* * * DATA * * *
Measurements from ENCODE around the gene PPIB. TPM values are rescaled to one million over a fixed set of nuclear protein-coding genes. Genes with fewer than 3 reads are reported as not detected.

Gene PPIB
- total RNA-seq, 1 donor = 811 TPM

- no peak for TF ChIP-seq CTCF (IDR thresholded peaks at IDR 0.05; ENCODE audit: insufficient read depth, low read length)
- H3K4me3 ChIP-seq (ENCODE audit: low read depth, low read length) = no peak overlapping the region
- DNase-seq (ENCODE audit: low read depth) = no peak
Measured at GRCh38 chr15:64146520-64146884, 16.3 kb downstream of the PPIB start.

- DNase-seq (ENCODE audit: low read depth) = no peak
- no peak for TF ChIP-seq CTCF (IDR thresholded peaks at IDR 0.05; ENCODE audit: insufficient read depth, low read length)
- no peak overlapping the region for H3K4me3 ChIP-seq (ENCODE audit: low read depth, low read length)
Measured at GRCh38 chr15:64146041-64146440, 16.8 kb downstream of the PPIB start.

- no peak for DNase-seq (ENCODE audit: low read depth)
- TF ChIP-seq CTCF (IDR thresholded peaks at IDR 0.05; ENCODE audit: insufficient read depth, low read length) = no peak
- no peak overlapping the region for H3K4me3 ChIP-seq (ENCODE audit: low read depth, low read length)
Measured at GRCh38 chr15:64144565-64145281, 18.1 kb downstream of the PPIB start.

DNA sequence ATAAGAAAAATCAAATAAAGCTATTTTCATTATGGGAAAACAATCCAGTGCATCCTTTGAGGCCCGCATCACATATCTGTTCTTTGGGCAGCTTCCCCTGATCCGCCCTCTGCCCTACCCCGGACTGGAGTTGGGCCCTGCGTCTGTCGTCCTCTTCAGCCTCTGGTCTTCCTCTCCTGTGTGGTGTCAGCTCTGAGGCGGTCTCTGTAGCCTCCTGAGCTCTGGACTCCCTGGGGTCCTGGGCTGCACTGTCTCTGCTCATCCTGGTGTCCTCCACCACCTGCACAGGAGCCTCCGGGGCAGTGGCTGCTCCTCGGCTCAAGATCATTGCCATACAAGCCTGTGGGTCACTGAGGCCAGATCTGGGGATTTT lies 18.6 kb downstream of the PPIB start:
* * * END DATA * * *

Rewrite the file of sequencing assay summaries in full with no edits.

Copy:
Measurements from ENCODE around the gene PPIB. TPM values are rescaled to one million over a fixed set of nuclear protein-coding genes. Genes with fewer than 3 reads are reported as not detected.

Gene PPIB
- total RNA-seq, 1 donor = 811 TPM

- no peak for TF ChIP-seq CTCF (IDR thresholded peaks at IDR 0.05; ENCODE audit: insufficient read depth, low read length)
- H3K4me3 ChIP-seq (ENCODE audit: low read depth, low read length) = no peak overlapping the region
- DNase-seq (ENCODE audit: low read depth) = no peak
Measured at GRCh38 chr15:64146520-64146884, 16.3 kb downstream of the PPIB start.

- DNase-seq (ENCODE audit: low read depth) = no peak
- no peak for TF ChIP-seq CTCF (IDR thresholded peaks at IDR 0.05; ENCODE audit: insufficient read depth, low read length)
- no peak overlapping the region for H3K4me3 ChIP-seq (ENCODE audit: low read depth, low read length)
Measured at GRCh38 chr15:64146041-64146440, 16.8 kb downstream of the PPIB start.

- no peak for DNase-seq (ENCODE audit: low read depth)
- TF ChIP-seq CTCF (IDR thresholded peaks at IDR 0.05; ENCODE audit: insufficient read depth, low read length) = no peak
- no peak overlapping the region for H3K4me3 ChIP-seq (ENCODE audit: low read depth, low read length)
Measured at GRCh38 chr15:64144565-64145281, 18.1 kb downstream of the PPIB start.

DNA sequence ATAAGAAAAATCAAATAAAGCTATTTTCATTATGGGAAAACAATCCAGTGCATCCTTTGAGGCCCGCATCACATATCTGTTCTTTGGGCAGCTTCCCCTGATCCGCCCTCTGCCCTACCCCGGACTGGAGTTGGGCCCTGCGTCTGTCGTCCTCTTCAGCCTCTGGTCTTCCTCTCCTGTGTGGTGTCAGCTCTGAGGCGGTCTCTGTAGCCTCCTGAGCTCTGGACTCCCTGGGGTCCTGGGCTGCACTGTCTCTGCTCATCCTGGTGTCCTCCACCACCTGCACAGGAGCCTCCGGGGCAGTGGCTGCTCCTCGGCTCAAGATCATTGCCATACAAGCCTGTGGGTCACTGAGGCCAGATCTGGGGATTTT lies 18.6 kb downstream of the PPIB start: